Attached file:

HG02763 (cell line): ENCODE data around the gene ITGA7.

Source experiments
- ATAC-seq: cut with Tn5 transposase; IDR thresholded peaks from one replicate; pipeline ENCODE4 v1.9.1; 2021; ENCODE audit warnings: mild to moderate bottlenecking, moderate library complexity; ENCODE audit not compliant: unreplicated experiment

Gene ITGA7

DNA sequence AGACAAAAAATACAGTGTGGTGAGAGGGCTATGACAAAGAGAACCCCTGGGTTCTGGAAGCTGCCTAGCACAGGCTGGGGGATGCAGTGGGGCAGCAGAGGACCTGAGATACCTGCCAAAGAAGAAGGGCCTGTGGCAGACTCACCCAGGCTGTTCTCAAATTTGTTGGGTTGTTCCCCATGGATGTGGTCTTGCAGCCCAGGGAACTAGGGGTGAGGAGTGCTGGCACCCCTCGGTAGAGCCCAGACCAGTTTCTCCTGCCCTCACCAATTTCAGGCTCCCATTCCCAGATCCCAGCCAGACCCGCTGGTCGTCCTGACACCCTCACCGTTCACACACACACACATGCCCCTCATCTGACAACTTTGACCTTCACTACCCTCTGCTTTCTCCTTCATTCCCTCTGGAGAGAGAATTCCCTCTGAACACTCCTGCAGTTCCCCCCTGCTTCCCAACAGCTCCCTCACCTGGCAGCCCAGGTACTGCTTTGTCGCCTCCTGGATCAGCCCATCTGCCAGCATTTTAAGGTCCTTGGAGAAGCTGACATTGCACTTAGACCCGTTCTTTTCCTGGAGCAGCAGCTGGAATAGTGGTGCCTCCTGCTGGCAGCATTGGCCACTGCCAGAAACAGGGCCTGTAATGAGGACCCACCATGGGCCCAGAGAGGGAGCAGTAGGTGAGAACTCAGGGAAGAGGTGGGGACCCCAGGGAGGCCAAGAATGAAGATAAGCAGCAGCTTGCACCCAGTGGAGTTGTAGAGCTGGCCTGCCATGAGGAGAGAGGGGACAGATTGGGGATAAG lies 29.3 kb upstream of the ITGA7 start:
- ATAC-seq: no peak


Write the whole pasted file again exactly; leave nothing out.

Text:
HG02763 (cell line): ENCODE data around the gene ITGA7.

Source experiments
- ATAC-seq: cut with Tn5 transposase; IDR thresholded peaks from one replicate; pipeline ENCODE4 v1.9.1; 2021; ENCODE audit warnings: mild to moderate bottlenecking, moderate library complexity; ENCODE audit not compliant: unreplicated experiment

Gene ITGA7

DNA sequence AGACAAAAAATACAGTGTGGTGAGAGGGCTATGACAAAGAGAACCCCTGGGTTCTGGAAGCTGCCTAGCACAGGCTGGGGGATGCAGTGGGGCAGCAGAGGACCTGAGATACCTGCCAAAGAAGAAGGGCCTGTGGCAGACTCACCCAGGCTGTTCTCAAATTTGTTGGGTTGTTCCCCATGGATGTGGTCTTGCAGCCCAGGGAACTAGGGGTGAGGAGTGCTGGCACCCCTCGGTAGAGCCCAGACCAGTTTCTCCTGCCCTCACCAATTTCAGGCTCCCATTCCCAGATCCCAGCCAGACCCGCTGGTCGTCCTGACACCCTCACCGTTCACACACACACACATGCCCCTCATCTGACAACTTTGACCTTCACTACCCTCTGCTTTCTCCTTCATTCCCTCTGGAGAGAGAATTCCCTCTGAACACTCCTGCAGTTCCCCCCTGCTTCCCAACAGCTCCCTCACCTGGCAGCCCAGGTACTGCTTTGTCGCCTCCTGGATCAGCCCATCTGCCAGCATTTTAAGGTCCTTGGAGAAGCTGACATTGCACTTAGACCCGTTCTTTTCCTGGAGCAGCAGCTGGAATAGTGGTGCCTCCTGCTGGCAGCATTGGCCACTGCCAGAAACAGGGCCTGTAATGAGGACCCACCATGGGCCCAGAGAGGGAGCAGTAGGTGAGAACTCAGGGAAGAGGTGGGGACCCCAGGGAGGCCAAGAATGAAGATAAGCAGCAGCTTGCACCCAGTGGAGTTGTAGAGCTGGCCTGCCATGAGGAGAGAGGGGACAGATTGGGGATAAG lies 29.3 kb upstream of the ITGA7 start:
- ATAC-seq: no peak